YTL Power: No.1 in Clean & Green Survey, Malaysia


CLSA Corporate Governance Watch 2007: Corporate Governance in Asia, September 27, 2007


On the surface, Malaysia’s corporate-governance environment has generally  been on an improving trend, as evidenced by favourable remarks made by the World Bank regarding protection of investors in early 2007.


Presently, we find the companies more conscious of climate change and starting to tackle the issues are generally in industries where globally these sectors are being brought to task. In our survey this year, technology, materials, together with power and gas, are the three sectors with the most companies that scored 50% or higher for C&G. This is certainly not because these companies are cleaner than others. However, that they are already aware of the issues and beginning to address them gives these companies a positive score in our C&G survey. It makes more sense for the companies that are in more polluting industries to start first in seeking to control and offset their emissions.


In Malaysia, the CLSA Clean & Green survey was sent out to 38 companies. Out of these, 33 responded with either surveys filled in or an outright decline in participation.Out of the total, 22 companies (58%) sent the survey form back to us. Out of these 22 companies, 20 had positive scores (ie, not zero). Generally, there is still a view that this issue is not directly relevant to companies and their business models; we had anticipated a higher rate of coporations with zero scores.


The high scorers were IJM, YTL Power, Resorts World, Tanjong, Plus, Genting, WCT and Lafarge. We saw decent representation by construction-related companies and those with emission issues, eg transportation, power plants and plantations. Some of those that scored high on CG, however, did poorly on C&G, for example Public Bank.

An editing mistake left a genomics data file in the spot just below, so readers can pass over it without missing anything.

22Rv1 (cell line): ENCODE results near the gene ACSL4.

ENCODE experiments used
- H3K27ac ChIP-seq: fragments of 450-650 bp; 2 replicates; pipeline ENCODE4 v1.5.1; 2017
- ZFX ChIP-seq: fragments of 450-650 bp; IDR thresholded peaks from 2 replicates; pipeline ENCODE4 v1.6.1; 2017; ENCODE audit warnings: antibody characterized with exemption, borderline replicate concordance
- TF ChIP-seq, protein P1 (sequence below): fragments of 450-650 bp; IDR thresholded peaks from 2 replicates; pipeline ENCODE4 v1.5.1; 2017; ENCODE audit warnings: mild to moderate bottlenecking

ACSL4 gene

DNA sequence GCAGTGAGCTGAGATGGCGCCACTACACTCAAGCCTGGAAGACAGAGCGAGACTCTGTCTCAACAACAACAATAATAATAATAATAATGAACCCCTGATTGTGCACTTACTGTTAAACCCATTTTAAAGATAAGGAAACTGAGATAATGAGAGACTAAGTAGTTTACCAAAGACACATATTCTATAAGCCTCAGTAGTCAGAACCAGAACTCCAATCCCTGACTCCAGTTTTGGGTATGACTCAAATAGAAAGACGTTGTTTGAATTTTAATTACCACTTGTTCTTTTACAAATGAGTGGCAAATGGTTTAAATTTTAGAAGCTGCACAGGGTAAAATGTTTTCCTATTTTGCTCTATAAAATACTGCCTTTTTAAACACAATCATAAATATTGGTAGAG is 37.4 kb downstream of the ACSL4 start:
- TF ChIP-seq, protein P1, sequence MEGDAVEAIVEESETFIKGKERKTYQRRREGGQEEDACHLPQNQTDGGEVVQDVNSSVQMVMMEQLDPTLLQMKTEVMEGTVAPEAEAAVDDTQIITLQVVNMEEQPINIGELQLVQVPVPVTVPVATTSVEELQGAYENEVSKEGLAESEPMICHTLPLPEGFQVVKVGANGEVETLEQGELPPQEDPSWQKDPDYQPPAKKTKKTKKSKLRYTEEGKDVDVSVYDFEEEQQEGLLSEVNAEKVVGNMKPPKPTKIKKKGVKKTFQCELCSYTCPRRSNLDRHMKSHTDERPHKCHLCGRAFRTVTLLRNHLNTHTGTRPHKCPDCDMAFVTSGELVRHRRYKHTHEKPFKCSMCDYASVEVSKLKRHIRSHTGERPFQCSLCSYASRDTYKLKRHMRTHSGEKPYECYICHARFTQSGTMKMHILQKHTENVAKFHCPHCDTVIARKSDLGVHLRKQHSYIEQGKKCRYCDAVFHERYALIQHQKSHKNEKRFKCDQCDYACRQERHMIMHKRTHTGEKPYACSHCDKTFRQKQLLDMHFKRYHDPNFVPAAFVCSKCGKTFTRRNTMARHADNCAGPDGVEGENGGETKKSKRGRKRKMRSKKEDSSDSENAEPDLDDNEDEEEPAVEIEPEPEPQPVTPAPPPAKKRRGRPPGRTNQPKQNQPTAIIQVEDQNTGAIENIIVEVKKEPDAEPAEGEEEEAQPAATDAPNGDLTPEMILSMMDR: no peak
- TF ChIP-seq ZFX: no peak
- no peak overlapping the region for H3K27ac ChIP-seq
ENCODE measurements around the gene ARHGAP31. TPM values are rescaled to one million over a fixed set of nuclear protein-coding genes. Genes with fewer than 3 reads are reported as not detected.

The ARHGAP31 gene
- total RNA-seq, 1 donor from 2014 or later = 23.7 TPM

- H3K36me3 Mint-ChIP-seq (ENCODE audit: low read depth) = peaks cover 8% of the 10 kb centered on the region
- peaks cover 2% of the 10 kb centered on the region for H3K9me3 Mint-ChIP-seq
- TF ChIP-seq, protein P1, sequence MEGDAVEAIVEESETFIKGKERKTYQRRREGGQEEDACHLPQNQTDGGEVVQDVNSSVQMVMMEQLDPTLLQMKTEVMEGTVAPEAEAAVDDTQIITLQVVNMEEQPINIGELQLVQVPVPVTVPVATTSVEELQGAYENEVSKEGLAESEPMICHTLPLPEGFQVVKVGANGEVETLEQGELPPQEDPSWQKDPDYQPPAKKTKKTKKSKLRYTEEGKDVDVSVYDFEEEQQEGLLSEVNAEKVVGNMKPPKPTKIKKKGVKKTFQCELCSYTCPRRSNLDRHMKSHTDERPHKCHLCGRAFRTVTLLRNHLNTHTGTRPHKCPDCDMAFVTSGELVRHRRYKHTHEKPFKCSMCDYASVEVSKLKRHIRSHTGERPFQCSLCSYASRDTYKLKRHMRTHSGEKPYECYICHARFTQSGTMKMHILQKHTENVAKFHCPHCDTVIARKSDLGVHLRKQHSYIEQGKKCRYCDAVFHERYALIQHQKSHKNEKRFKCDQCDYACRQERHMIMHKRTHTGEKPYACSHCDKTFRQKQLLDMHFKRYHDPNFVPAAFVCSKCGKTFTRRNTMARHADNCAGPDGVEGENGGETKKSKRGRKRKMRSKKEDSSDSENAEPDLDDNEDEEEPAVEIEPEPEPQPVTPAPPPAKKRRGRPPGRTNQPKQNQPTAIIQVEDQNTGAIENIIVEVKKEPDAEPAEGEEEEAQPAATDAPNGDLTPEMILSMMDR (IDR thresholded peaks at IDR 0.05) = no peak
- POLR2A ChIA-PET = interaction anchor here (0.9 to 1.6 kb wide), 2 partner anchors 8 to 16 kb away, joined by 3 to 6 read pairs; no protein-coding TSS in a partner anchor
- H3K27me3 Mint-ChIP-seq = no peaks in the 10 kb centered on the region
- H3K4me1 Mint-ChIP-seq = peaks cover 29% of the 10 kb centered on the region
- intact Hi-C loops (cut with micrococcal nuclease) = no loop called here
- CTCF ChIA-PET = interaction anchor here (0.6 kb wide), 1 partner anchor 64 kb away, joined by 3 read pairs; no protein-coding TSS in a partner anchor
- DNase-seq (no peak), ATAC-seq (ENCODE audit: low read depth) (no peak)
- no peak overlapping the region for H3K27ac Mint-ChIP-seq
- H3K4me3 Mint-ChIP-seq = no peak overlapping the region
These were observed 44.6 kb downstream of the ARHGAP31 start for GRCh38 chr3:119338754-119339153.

YTL Power came in with a C&G score of 55%. Out of its businesses, UK’s Wessex Water appears to have been the most proactive on this front. We also note that the group is in the process of obtaining IS0 14001 certification for its power stations in Paka and Pasir Gudang in Malaysia and mechanisms are being implemented for the management of power plant gaseous emissions, waste effluent, discharge cooling water and industrial scheduled waste.


Lafarge Malayan Cement scored highly at 55% and would have had the highest marks if not for the individual/committee responsible for the company’s GHG emissions not reporting directly to the board but to the CEO. Being a cement maker within a global group, environmental issues appear at the top of their agenda. According to Lafarge Malayan Cement (LMC), there are no government regulations on CO2 emissions in Malaysia, but LMC follows international standards for greenhouse gas emissions set by Lafarge which are more stringent than regulations in Malaysia. LMC’s target is to reduce emissions by 20% in 2010 from 1990 levels.


IJM scored a respectable 50% for C&G. The company is ISO 14000 accredited. Key measures and focus has been at IJM Plantations. This subsidiary quantified annual carbon sequestration in its 2006 annual report.

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